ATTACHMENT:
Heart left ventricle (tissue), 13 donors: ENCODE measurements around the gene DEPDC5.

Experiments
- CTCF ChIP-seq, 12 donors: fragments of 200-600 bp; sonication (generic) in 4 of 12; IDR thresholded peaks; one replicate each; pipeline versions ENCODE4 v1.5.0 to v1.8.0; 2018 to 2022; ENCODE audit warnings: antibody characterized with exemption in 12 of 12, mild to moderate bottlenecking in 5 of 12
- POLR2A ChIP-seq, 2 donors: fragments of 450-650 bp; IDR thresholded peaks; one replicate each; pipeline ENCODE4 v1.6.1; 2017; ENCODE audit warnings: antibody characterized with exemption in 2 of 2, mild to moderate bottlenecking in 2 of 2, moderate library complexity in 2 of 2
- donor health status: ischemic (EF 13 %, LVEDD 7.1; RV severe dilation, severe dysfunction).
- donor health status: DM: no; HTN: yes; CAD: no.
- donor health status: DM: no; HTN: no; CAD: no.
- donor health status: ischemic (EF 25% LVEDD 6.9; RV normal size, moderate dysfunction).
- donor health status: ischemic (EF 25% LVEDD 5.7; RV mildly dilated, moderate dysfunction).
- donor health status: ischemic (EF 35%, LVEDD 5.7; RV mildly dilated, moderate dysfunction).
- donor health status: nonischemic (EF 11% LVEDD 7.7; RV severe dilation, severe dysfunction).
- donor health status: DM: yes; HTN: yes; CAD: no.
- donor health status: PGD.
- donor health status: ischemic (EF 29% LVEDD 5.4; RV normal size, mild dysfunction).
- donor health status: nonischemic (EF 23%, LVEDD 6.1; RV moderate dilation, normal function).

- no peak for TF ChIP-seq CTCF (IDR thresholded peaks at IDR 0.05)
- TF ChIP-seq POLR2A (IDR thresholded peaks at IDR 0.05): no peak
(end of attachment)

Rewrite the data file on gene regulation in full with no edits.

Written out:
Heart left ventricle (tissue), 13 donors: ENCODE measurements around the gene DEPDC5.

Experiments
- CTCF ChIP-seq, 12 donors: fragments of 200-600 bp; sonication (generic) in 4 of 12; IDR thresholded peaks; one replicate each; pipeline versions ENCODE4 v1.5.0 to v1.8.0; 2018 to 2022; ENCODE audit warnings: antibody characterized with exemption in 12 of 12, mild to moderate bottlenecking in 5 of 12
- POLR2A ChIP-seq, 2 donors: fragments of 450-650 bp; IDR thresholded peaks; one replicate each; pipeline ENCODE4 v1.6.1; 2017; ENCODE audit warnings: antibody characterized with exemption in 2 of 2, mild to moderate bottlenecking in 2 of 2, moderate library complexity in 2 of 2
- donor health status: ischemic (EF 13 %, LVEDD 7.1; RV severe dilation, severe dysfunction).
- donor health status: DM: no; HTN: yes; CAD: no.
- donor health status: DM: no; HTN: no; CAD: no.
- donor health status: ischemic (EF 25% LVEDD 6.9; RV normal size, moderate dysfunction).
- donor health status: ischemic (EF 25% LVEDD 5.7; RV mildly dilated, moderate dysfunction).
- donor health status: ischemic (EF 35%, LVEDD 5.7; RV mildly dilated, moderate dysfunction).
- donor health status: nonischemic (EF 11% LVEDD 7.7; RV severe dilation, severe dysfunction).
- donor health status: DM: yes; HTN: yes; CAD: no.
- donor health status: PGD.
- donor health status: ischemic (EF 29% LVEDD 5.4; RV normal size, mild dysfunction).
- donor health status: nonischemic (EF 23%, LVEDD 6.1; RV moderate dilation, normal function).

- no peak for TF ChIP-seq CTCF (IDR thresholded peaks at IDR 0.05)
- TF ChIP-seq POLR2A (IDR thresholded peaks at IDR 0.05): no peak